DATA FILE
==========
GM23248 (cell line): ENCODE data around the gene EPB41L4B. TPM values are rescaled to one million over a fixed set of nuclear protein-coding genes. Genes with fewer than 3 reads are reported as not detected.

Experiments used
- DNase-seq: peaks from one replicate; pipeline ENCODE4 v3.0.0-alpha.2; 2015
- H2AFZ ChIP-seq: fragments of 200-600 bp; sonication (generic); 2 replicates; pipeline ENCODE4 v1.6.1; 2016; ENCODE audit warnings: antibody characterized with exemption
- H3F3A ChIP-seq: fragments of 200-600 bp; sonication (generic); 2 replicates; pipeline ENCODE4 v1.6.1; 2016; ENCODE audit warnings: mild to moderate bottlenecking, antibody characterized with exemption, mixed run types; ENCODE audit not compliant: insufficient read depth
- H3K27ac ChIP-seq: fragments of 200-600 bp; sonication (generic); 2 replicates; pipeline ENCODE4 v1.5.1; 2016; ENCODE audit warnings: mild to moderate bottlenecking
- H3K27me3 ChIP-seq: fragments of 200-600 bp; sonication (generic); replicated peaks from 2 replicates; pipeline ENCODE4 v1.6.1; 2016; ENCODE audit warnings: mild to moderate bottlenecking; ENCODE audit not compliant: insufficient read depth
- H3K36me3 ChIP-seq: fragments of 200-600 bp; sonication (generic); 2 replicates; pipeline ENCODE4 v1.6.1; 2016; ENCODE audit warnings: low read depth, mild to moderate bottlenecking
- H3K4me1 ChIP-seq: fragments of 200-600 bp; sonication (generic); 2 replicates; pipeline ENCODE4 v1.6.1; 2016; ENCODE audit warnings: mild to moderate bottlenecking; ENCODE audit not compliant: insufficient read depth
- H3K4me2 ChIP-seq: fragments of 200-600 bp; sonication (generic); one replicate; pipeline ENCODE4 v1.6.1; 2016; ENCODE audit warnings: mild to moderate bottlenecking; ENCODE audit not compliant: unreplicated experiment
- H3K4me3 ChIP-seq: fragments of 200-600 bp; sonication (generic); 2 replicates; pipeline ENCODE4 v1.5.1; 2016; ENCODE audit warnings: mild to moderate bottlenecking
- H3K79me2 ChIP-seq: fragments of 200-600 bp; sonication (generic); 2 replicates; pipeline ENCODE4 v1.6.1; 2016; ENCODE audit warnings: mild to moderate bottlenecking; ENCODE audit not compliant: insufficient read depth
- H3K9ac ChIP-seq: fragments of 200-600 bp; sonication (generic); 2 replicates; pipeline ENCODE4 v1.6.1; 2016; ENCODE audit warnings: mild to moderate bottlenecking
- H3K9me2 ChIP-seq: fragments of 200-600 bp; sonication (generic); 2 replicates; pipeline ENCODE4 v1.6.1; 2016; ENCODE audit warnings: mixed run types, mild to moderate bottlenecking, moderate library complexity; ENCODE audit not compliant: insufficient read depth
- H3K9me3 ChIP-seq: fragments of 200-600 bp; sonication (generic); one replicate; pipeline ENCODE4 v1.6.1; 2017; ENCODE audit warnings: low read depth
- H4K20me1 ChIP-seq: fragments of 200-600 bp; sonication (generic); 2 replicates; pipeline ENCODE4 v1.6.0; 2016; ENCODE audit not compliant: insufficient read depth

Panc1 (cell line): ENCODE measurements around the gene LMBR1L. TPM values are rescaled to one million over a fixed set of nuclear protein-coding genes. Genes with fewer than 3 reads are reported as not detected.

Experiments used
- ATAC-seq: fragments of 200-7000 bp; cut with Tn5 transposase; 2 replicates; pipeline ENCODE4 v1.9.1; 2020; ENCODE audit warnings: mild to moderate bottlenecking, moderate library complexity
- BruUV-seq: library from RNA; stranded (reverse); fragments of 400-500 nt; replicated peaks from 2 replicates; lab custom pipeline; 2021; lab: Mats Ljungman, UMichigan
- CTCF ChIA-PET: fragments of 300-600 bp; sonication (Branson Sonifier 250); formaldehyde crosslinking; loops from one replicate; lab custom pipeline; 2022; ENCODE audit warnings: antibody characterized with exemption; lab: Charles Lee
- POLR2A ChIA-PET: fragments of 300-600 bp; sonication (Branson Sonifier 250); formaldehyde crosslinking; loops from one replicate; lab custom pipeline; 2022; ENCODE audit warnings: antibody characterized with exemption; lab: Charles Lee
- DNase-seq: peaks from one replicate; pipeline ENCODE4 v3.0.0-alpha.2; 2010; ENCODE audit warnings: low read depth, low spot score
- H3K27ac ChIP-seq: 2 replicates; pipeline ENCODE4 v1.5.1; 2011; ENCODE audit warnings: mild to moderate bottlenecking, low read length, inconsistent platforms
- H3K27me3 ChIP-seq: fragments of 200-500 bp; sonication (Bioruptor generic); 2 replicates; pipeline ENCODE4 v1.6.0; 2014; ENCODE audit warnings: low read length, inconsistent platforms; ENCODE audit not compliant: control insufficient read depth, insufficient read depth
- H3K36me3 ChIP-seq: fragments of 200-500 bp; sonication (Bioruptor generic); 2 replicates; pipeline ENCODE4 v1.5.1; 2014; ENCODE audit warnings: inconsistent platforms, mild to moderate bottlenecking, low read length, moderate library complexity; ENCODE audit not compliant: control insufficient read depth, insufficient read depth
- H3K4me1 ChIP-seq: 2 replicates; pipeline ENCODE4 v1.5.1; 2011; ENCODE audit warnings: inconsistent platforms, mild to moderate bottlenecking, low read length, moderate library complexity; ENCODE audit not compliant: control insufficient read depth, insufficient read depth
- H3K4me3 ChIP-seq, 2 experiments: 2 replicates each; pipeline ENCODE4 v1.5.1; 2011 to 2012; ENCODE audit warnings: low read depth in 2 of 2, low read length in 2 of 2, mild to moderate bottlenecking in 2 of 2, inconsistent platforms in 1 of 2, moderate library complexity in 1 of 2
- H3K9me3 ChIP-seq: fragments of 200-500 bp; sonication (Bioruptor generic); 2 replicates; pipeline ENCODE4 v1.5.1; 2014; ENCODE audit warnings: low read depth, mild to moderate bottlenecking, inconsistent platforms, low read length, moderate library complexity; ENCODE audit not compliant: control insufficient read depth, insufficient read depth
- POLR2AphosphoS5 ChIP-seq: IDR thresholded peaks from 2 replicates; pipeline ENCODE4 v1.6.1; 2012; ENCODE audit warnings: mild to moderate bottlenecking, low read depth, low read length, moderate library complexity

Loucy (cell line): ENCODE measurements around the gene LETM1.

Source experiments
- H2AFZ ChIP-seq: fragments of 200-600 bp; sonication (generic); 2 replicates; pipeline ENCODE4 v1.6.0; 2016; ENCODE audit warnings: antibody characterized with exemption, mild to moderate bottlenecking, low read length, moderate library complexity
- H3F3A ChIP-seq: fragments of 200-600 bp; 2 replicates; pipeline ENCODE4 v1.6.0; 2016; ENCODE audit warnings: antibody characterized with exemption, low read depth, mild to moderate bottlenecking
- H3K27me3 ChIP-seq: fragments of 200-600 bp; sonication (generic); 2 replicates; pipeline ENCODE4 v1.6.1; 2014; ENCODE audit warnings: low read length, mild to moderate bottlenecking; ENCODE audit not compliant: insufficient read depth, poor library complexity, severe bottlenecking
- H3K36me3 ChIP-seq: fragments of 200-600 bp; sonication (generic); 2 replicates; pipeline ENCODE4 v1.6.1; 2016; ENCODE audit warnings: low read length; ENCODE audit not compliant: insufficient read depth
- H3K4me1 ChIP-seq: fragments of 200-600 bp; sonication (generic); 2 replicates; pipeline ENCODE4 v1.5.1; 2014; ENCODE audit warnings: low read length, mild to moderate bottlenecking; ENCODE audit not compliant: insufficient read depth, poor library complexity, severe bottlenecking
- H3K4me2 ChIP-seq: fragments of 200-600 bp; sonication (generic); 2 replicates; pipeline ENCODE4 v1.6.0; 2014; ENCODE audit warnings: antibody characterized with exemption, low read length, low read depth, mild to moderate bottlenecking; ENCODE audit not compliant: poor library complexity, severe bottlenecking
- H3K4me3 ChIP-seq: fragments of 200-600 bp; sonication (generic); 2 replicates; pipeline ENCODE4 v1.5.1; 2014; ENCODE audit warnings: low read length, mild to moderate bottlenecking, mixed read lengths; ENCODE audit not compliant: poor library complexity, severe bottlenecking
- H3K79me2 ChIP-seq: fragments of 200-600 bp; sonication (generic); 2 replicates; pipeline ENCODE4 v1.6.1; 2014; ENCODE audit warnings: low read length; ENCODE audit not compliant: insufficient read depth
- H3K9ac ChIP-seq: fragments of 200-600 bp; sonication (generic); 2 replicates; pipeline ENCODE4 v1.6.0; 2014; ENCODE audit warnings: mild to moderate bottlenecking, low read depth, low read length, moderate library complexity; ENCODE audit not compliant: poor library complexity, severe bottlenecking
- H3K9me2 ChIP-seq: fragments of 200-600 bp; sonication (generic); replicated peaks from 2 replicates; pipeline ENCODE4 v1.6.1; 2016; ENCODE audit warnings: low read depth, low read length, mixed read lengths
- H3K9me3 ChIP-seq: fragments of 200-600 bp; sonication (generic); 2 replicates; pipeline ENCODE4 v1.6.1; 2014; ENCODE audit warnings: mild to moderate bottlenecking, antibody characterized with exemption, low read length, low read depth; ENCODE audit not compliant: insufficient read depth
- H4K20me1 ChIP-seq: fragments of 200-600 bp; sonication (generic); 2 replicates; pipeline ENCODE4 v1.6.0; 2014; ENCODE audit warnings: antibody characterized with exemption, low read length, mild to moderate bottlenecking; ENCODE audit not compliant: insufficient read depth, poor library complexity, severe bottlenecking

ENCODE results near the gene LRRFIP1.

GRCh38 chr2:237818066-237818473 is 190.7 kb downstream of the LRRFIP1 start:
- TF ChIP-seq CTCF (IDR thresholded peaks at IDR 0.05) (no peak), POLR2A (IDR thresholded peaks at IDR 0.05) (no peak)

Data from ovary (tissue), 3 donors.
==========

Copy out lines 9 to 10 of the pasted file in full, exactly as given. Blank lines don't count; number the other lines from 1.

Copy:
- H3K4me1 ChIP-seq: fragments of 200-600 bp; sonication (generic); 2 replicates; pipeline ENCODE4 v1.6.1; 2016; ENCODE audit warnings: mild to moderate bottlenecking; ENCODE audit not compliant: insufficient read depth
- H3K4me2 ChIP-seq: fragments of 200-600 bp; sonication (generic); one replicate; pipeline ENCODE4 v1.6.1; 2016; ENCODE audit warnings: mild to moderate bottlenecking; ENCODE audit not compliant: unreplicated experiment